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Worked example: Euler's method

FUN‑7 (EU)
FUN‑7.C (LO)
FUN‑7.C.4 (EK)
Finding the initial condition based on the result of approximating with Euler's method.

Video transcript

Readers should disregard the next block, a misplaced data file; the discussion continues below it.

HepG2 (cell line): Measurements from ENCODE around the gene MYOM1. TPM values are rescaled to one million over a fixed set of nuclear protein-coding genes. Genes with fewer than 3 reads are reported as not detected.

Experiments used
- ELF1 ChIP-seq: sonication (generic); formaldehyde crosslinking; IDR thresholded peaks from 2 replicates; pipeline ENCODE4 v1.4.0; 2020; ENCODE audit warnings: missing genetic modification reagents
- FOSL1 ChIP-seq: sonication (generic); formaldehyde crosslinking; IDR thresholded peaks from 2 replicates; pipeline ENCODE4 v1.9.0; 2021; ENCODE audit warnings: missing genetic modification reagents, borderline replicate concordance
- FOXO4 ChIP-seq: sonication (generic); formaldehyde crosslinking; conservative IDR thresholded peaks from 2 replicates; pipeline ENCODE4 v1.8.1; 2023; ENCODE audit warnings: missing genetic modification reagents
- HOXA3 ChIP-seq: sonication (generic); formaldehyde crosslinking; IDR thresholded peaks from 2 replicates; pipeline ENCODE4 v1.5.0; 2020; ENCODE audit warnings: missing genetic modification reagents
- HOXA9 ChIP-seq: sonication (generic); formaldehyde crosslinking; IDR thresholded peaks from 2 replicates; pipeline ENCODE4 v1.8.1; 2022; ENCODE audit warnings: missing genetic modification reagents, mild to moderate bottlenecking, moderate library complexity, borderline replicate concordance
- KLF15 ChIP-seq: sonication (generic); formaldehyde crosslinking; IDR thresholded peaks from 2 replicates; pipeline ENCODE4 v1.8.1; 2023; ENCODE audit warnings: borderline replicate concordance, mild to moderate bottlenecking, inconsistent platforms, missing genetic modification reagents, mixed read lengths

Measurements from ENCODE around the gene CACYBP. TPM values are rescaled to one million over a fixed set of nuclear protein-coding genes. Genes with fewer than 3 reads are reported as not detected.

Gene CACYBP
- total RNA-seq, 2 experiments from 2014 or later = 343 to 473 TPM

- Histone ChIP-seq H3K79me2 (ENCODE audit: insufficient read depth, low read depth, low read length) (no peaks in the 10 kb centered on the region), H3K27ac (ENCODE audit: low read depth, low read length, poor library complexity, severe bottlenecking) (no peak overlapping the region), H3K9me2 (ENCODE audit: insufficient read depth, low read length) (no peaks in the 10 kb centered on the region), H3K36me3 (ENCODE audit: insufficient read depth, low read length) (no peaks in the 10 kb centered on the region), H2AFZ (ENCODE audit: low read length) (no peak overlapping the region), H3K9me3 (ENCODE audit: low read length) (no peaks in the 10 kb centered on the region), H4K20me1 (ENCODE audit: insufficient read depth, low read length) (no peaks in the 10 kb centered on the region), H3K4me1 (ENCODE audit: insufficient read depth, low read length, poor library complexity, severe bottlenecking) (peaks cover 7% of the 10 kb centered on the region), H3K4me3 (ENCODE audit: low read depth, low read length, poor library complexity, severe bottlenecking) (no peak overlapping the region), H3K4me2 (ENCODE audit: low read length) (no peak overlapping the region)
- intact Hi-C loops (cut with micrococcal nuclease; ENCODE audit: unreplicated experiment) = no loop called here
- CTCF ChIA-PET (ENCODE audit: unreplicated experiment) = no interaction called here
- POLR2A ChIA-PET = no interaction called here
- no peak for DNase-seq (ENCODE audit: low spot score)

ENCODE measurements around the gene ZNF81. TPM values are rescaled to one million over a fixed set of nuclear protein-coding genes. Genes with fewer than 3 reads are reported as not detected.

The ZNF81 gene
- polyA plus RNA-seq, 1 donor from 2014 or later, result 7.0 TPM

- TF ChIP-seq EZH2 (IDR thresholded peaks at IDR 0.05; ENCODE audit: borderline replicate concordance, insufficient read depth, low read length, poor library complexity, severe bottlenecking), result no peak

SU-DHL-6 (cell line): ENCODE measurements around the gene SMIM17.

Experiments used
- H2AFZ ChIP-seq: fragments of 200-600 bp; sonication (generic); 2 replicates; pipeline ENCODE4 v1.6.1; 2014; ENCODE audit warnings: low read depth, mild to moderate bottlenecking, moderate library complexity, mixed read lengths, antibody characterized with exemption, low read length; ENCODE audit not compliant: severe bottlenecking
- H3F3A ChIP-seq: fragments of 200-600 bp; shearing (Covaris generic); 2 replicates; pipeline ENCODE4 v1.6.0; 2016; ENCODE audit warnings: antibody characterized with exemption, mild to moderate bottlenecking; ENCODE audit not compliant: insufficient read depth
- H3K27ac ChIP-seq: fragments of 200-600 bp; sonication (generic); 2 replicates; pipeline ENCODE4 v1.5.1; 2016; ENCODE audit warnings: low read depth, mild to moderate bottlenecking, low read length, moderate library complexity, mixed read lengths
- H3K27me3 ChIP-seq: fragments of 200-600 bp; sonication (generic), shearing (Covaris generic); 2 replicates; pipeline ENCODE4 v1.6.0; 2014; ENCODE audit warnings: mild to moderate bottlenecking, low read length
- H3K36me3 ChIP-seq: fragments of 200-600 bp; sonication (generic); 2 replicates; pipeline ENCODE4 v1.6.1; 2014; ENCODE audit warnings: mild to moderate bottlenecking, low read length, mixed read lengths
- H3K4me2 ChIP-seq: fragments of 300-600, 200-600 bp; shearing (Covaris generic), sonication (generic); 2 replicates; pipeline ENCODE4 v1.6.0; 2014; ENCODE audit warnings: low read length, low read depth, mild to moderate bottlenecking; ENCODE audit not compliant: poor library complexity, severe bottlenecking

- [Voiceover] Now that we are familiar with Euler's method, let's do an exercise that tests our mathematical understanding of it, or at least the process of using it. So, it says consider the differential equation: the derivative of y with respect to x is equal to three x minus two y. Let y is equal to g of x be a solution to the differential equation with the initial condition g of zero is equal to k where k is constant. Euler's method starting at x equals zero with the a step size of one gives the approximation that g of two is approximately 4.5. Find the value of k. So once again, this is saying hey, look, we're gonna start with this initial condition when x is equal to zero, y is equal to k, we're going to use Euler's method with a step size of one. So, we're essentially going to use, we're going to step once from zero to one, and then again from one to two. And then that approximation is going to give us 4.5. And so, given that we started at k, we should be able to figure out what k was to get us to g of two being approximated as 4.5. So with that, I encourage you to pause the video, and try to figure this out on your own. I am assuming you have tried to figure this out on your own. Now we can do it together. And I'll do the same thing that we did in the first video on Euler's method. I'll make a little table here so let me make a little table. I can draw a straighter line than that. That's only marginally straighter, but it will get the job done. So let's make this column x, I'm going to give myself some space for y, I might do some calculation here, y, and then dy/dx. Now, we can start at our initial condition. When x is equal to zero, y is equal to k. When x is equal to zero, y is equal to k. And so, what's our derivative going to be at that point? Well, dy/dx is equal to three x minus two y. So in this case, it's three times zero minus two times k, which is just equal to negative two k. And so now we can increment one more step. We have a step size of one, so at each step we're going to increment x by one, and so we're now going to be at one. Now what's our new y going to be? Well, if we increment x by one, and our slope is negative two k, that means we're going to increment y by negative two k times one, or just negative two k. So, negative two k. So k plus negative two k is negative k. So, our approximation using Euler's method gets us the point one negative k, and then what is going to be our slope starting at that point? So one negative k, our slope is going to be three times our x, which is one, minus two times our y, which is negative k now, and this is equal to three plus two k. And now we'll do another step of one, because that's our step size. Another, whoops, I'm going to get to two. Now this is the one that we care about right? Because we're trying to approximate g of two. So we have to say, what does our approximation give us for y when x is equal to two? And we're going to have something expressed in k, but they're saying that's going to be 4.5, and then we can use that to solve for k. So what's this going to be? So if we increment by one in x, we should increment our y by one times three plus two k. So we're going to increment by three plus two k, or negative k plus three plus two k is just going to be three plus k. And they're telling us that our approximation gets that to be 4.5. So three plus k is equal to 4.5. So the k that we started with must have been, if we just subtract three from both sides, this is a decimal here, it must have been k must be equal to 1.5, and you can verify that. If this initial condition right over here, if g of zero is equal to 1.5, then you put 1.5 over here. Then over here you would get 4.5, and we're done.